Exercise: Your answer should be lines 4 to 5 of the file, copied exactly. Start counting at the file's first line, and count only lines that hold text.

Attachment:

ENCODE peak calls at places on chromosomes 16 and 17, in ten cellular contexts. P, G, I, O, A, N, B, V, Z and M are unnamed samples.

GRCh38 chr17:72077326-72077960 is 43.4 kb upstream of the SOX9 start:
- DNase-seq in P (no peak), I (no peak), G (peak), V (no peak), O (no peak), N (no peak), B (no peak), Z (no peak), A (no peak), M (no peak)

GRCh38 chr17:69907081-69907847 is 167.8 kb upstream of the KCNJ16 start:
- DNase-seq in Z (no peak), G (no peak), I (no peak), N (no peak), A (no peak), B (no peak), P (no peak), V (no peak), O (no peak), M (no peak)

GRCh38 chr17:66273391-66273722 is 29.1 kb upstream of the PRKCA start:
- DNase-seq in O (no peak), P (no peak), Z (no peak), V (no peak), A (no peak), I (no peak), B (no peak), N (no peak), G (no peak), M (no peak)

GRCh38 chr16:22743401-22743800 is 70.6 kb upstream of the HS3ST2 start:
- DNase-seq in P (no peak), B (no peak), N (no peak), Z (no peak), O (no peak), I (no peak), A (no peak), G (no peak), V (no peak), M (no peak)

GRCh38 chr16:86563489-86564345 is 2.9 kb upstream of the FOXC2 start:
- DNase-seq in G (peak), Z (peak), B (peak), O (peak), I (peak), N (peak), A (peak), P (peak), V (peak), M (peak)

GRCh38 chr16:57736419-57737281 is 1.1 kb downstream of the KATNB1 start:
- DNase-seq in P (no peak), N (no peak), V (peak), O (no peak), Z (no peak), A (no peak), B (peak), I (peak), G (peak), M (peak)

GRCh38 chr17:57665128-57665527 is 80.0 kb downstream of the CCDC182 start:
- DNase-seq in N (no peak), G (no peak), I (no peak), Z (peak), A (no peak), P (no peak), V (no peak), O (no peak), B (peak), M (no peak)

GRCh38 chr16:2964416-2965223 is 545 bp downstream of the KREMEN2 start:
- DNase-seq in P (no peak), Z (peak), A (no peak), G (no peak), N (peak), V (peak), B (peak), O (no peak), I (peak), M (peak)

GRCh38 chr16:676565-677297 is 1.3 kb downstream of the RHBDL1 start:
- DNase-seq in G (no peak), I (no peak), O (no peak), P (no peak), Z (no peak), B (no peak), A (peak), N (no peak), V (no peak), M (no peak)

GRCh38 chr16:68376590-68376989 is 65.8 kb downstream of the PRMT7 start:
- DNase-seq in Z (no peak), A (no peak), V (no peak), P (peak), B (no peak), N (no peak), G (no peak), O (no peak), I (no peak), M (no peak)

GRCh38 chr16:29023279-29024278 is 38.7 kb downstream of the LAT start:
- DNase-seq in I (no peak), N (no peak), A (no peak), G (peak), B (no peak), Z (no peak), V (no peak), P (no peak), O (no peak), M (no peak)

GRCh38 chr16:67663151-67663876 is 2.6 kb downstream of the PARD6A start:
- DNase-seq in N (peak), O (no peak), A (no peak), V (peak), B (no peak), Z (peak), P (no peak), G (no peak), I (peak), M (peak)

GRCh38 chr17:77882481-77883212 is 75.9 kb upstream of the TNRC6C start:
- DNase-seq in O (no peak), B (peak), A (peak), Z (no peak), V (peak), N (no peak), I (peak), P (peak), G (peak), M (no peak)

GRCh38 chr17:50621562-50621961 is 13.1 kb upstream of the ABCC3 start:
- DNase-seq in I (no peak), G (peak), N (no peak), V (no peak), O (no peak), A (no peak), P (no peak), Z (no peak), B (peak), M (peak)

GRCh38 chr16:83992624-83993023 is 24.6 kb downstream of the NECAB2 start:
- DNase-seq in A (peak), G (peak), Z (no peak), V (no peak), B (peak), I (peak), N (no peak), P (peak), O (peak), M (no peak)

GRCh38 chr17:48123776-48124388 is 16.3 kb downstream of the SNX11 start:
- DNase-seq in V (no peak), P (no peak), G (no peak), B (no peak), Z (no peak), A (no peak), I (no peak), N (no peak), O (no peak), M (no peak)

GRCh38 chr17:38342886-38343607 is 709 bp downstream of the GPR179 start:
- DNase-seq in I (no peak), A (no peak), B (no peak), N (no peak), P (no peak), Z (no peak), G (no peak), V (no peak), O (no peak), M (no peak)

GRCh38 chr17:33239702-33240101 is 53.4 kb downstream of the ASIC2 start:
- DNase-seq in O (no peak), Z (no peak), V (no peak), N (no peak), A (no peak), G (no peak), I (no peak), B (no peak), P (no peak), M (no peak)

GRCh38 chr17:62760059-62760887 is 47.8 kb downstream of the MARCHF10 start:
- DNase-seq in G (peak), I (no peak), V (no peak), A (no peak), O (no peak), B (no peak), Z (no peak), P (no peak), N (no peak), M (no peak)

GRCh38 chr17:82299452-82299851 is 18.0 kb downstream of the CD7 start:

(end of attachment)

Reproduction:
GRCh38 chr17:69907081-69907847 is 167.8 kb upstream of the KCNJ16 start:
- DNase-seq in Z (no peak), G (no peak), I (no peak), N (no peak), A (no peak), B (no peak), P (no peak), V (no peak), O (no peak), M (no peak)